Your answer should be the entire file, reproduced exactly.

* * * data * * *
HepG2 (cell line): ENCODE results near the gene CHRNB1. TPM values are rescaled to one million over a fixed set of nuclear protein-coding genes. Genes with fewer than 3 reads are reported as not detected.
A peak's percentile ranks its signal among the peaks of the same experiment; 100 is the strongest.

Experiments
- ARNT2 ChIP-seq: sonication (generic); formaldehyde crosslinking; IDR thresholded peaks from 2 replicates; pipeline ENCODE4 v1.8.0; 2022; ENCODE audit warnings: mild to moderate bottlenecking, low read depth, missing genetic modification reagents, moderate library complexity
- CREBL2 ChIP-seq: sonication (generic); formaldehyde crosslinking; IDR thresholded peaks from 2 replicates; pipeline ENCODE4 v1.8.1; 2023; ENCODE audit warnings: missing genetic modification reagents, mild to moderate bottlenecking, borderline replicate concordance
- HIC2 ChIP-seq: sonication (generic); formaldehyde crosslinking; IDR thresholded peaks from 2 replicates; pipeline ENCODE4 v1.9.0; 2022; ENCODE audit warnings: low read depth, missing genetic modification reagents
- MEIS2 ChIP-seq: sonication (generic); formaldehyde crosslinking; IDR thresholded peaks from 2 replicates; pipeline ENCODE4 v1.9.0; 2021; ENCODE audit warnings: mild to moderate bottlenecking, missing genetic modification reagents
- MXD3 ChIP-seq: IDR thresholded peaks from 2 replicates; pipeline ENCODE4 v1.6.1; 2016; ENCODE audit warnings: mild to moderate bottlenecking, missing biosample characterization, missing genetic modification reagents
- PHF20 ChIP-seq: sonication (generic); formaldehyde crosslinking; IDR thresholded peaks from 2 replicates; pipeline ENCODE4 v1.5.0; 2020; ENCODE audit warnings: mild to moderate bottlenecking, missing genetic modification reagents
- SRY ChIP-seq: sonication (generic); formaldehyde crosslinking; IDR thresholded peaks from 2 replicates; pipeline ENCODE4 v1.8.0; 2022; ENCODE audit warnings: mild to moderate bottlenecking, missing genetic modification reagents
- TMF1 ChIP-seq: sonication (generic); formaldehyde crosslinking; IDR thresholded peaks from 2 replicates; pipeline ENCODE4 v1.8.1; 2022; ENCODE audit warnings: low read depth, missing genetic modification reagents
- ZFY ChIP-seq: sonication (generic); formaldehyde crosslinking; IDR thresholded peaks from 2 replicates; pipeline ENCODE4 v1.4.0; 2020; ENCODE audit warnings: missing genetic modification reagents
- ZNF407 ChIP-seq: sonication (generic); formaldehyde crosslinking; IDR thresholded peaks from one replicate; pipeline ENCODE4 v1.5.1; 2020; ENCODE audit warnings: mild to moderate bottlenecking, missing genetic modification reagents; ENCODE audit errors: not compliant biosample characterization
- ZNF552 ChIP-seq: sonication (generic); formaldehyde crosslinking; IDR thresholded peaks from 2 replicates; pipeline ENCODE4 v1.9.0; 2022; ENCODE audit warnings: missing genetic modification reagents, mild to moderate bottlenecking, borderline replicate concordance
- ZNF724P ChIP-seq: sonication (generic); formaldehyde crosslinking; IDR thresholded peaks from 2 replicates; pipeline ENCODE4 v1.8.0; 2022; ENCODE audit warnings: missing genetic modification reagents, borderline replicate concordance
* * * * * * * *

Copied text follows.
HepG2 (cell line): ENCODE results near the gene CHRNB1. TPM values are rescaled to one million over a fixed set of nuclear protein-coding genes. Genes with fewer than 3 reads are reported as not detected.
A peak's percentile ranks its signal among the peaks of the same experiment; 100 is the strongest.

Experiments
- ARNT2 ChIP-seq: sonication (generic); formaldehyde crosslinking; IDR thresholded peaks from 2 replicates; pipeline ENCODE4 v1.8.0; 2022; ENCODE audit warnings: mild to moderate bottlenecking, low read depth, missing genetic modification reagents, moderate library complexity
- CREBL2 ChIP-seq: sonication (generic); formaldehyde crosslinking; IDR thresholded peaks from 2 replicates; pipeline ENCODE4 v1.8.1; 2023; ENCODE audit warnings: missing genetic modification reagents, mild to moderate bottlenecking, borderline replicate concordance
- HIC2 ChIP-seq: sonication (generic); formaldehyde crosslinking; IDR thresholded peaks from 2 replicates; pipeline ENCODE4 v1.9.0; 2022; ENCODE audit warnings: low read depth, missing genetic modification reagents
- MEIS2 ChIP-seq: sonication (generic); formaldehyde crosslinking; IDR thresholded peaks from 2 replicates; pipeline ENCODE4 v1.9.0; 2021; ENCODE audit warnings: mild to moderate bottlenecking, missing genetic modification reagents
- MXD3 ChIP-seq: IDR thresholded peaks from 2 replicates; pipeline ENCODE4 v1.6.1; 2016; ENCODE audit warnings: mild to moderate bottlenecking, missing biosample characterization, missing genetic modification reagents
- PHF20 ChIP-seq: sonication (generic); formaldehyde crosslinking; IDR thresholded peaks from 2 replicates; pipeline ENCODE4 v1.5.0; 2020; ENCODE audit warnings: mild to moderate bottlenecking, missing genetic modification reagents
- SRY ChIP-seq: sonication (generic); formaldehyde crosslinking; IDR thresholded peaks from 2 replicates; pipeline ENCODE4 v1.8.0; 2022; ENCODE audit warnings: mild to moderate bottlenecking, missing genetic modification reagents
- TMF1 ChIP-seq: sonication (generic); formaldehyde crosslinking; IDR thresholded peaks from 2 replicates; pipeline ENCODE4 v1.8.1; 2022; ENCODE audit warnings: low read depth, missing genetic modification reagents
- ZFY ChIP-seq: sonication (generic); formaldehyde crosslinking; IDR thresholded peaks from 2 replicates; pipeline ENCODE4 v1.4.0; 2020; ENCODE audit warnings: missing genetic modification reagents
- ZNF407 ChIP-seq: sonication (generic); formaldehyde crosslinking; IDR thresholded peaks from one replicate; pipeline ENCODE4 v1.5.1; 2020; ENCODE audit warnings: mild to moderate bottlenecking, missing genetic modification reagents; ENCODE audit errors: not compliant biosample characterization
- ZNF552 ChIP-seq: sonication (generic); formaldehyde crosslinking; IDR thresholded peaks from 2 replicates; pipeline ENCODE4 v1.9.0; 2022; ENCODE audit warnings: missing genetic modification reagents, mild to moderate bottlenecking, borderline replicate concordance
- ZNF724P ChIP-seq: sonication (generic); formaldehyde crosslinking; IDR thresholded peaks from 2 replicates; pipeline ENCODE4 v1.8.0; 2022; ENCODE audit warnings: missing genetic modification reagents, borderline replicate concordance